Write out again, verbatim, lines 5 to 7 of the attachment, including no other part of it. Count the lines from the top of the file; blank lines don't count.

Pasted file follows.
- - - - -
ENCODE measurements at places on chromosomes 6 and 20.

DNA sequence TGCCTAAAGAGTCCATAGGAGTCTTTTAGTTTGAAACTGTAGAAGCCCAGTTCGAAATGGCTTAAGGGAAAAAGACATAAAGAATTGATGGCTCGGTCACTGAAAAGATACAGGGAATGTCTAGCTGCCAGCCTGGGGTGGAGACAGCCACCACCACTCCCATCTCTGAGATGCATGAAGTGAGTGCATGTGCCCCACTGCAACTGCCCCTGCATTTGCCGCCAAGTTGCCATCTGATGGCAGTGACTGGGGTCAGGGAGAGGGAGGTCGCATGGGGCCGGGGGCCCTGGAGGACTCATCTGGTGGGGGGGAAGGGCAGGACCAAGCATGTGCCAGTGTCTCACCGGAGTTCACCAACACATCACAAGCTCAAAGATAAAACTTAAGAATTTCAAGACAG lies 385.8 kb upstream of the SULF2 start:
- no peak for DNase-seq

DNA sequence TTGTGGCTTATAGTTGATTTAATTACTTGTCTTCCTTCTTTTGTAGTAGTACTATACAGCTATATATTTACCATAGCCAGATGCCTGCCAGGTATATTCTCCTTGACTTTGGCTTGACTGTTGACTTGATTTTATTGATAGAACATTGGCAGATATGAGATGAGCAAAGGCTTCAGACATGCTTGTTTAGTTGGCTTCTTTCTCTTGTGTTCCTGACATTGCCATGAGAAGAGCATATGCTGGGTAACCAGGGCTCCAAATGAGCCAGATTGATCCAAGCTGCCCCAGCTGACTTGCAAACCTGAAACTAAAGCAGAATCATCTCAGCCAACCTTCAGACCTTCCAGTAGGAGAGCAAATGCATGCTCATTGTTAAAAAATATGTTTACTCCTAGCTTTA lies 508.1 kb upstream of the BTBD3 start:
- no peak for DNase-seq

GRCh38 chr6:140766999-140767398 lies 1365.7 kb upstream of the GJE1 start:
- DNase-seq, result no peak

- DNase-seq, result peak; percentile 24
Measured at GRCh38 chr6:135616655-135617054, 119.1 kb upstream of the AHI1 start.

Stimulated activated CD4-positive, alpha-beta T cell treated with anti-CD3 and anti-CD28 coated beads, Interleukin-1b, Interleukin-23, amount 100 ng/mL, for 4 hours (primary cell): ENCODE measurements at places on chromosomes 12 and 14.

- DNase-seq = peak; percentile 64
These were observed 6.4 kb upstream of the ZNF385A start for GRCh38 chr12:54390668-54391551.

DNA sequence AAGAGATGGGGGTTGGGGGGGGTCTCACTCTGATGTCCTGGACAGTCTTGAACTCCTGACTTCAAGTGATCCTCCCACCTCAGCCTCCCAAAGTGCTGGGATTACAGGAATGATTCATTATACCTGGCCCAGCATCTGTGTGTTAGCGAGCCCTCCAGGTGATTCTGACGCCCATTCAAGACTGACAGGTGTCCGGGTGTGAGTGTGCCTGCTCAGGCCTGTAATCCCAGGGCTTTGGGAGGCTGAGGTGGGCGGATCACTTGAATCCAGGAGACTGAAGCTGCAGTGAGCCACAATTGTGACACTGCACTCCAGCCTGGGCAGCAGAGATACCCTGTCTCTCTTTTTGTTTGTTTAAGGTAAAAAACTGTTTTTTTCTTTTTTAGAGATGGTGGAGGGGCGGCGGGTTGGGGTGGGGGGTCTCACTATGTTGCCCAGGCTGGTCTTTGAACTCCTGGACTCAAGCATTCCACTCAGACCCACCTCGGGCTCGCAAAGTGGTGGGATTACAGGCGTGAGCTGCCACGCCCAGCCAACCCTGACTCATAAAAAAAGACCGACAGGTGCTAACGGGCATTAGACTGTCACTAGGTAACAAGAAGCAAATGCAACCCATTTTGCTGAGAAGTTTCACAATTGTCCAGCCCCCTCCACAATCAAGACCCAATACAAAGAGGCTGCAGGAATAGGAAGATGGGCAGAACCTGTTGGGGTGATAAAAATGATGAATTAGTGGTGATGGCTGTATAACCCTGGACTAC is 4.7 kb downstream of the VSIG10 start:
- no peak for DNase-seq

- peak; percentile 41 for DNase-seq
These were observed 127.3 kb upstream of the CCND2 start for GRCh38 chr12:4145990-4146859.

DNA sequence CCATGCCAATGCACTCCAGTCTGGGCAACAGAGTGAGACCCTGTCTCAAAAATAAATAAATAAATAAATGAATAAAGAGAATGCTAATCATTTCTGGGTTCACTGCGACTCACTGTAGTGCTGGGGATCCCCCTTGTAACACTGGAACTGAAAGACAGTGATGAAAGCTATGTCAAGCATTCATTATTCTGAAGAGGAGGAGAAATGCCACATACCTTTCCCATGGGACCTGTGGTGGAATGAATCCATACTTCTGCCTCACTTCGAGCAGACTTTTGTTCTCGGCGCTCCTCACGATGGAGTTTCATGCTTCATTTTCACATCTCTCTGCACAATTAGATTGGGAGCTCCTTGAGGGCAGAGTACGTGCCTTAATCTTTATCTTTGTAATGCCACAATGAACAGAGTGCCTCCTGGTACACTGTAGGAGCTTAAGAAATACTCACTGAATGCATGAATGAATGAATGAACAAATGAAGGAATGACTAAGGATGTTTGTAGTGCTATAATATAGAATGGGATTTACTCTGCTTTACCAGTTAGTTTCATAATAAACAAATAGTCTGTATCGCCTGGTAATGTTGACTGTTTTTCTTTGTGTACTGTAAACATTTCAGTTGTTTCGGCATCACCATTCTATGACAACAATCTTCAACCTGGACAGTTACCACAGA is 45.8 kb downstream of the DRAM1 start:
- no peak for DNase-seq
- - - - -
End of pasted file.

- no peak for DNase-seq

GRCh38 chr6:140766999-140767398 lies 1365.7 kb upstream of the GJE1 start:
- DNase-seq, result no peak